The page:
Laval family deported to El Salvador

The Alvarez-Rivera family is en route to El Salvador after losing a long fight to stay in Canada as refugees, and say they will now face danger and uncertainty in their native country.

Refugee claimants hoped for last minute reprieve

The Alvarez-Rivera family at Montreal's Pierre Elliott Trudeau Airport, en route to El Salvador as deportees. (Radio-Canada)

The Alvarez-Rivera family is en route to El Salvador after losing a long fight to stay in Canada as refugees, and say they will now face danger and uncertainty in their native country.

Friends and supporters of the couple and three children were at Montreal's Pierre Elliott Trudeau Airport early this morning, hoping for a last-minute reprieve that never arrived from the Minister of Public Safety, Steven Blaney.

Dominique Mac Conaill, who works at the school two of the children attended, said fellow students were sad and disappointed to see the family leave.

"The students are very concerned and they’re worried for [the family's] security and for their lives even," said Mac Conaill, spiritual and community involvement animator at the Mont-de-La Salle secondary school in Laval.

"They are, in a certain way, angry towards the minister that decided to not involve himself and make a decision to keep the family in Canada."

Refugee claims of gang violence fears

The family settled into Laval after arriving in Canada in 2009, claiming they were escaping extortion by local street gangs.

The parents and oldest daughter found jobs here, and the two younger girls settled into high school.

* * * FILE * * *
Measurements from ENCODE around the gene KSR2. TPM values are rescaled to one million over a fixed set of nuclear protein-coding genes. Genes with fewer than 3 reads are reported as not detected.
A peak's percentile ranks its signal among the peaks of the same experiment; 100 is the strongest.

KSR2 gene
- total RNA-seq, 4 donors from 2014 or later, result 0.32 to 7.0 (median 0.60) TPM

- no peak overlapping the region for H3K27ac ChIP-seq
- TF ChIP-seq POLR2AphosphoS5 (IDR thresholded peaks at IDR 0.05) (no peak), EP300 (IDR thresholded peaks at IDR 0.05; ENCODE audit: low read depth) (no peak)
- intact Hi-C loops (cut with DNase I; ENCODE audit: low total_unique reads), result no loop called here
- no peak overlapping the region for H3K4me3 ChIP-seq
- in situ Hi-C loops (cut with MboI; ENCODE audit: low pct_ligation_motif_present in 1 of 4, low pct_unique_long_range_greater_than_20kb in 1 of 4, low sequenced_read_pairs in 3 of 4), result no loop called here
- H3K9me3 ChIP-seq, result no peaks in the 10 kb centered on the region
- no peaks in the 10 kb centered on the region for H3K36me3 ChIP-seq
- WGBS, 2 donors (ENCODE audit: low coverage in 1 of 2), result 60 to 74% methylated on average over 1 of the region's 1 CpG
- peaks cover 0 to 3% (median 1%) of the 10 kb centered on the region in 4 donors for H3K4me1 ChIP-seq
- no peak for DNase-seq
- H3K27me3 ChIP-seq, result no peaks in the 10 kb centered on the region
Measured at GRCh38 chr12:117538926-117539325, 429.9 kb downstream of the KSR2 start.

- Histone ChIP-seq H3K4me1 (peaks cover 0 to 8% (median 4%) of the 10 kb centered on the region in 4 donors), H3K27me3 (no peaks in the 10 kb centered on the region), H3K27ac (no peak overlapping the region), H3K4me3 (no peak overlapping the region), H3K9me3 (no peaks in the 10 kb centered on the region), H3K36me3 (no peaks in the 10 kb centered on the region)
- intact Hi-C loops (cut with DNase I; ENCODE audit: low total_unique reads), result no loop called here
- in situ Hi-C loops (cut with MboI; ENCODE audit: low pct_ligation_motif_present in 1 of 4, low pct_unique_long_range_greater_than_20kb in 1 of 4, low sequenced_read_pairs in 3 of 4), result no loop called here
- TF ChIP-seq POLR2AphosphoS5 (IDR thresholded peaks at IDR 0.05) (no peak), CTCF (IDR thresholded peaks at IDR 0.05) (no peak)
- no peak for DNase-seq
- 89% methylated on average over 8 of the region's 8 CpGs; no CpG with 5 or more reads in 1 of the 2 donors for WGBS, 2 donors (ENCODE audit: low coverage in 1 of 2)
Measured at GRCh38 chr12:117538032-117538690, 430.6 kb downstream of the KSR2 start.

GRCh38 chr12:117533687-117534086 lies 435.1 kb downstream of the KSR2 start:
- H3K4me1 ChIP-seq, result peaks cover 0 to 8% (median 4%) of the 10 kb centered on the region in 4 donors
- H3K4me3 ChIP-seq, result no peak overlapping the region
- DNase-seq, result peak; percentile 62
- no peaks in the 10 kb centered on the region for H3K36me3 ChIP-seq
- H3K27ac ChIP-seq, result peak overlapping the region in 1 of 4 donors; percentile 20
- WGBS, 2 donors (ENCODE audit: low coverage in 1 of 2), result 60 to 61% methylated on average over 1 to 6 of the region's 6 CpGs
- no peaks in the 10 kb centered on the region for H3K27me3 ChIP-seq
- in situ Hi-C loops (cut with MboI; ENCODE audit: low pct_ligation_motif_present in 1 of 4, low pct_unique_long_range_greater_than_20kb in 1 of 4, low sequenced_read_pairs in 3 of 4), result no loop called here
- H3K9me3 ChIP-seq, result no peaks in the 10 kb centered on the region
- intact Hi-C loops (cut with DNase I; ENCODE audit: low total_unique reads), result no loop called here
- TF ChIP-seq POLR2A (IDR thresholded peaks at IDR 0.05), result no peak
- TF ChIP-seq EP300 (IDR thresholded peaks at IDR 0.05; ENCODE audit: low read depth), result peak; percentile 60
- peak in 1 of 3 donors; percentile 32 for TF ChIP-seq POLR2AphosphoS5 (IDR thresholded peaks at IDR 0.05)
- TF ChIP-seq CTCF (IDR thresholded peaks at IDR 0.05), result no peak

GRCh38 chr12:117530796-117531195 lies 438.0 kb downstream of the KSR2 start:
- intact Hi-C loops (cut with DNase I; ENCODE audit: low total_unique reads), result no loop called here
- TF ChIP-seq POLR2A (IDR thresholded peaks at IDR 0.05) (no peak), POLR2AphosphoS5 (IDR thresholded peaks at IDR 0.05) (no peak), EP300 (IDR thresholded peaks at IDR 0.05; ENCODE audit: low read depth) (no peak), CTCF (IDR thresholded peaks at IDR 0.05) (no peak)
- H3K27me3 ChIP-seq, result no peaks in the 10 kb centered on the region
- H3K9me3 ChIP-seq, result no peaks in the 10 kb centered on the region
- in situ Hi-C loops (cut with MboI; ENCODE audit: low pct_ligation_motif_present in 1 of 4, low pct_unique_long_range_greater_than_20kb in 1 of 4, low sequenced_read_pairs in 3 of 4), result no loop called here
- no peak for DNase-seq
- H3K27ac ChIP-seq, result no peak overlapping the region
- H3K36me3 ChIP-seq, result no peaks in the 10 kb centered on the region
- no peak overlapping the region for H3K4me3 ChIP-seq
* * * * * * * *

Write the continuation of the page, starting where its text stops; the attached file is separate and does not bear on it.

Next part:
But their refugee claim was rejected, and all subsequent appeals failed.

"Although I am touched by the civic act by students of the Mont-de-La-Salle school in Laval, my duty as Minister of Public Safety is the proper application of Canadian immigration laws," said a written statement from Minister Blaney.

Mac Conaill said his students are even more afraid for their friends now that a local paper in El Salvador published the story of their pending deportation complete with photos of the family,

He said the very gangs that allegedly harassed the Alvarez-Rivera family have now been alerted to their return.

"The parents were clearly sad but also unsure if their security — mostly the security of their children — was going to be at risk or not,” said Mac Conaill.  

Still hope of return to Canada

MacConaill said his students haven't entirely given up hope their friends may one day be allowed to return to Canada.

Their case is still under appeal, but under recent changes to immigration law, claimants can now be deported before all appeals have been heard.

Latifa Salifou, one of hundreds of the girls' classmates who rallied to support the family, said she can't believe they weren't allowed to stay.

“It’s just incomprehensible because we have proof, we have documents that prove that yes, they are really in danger," said Salifou.


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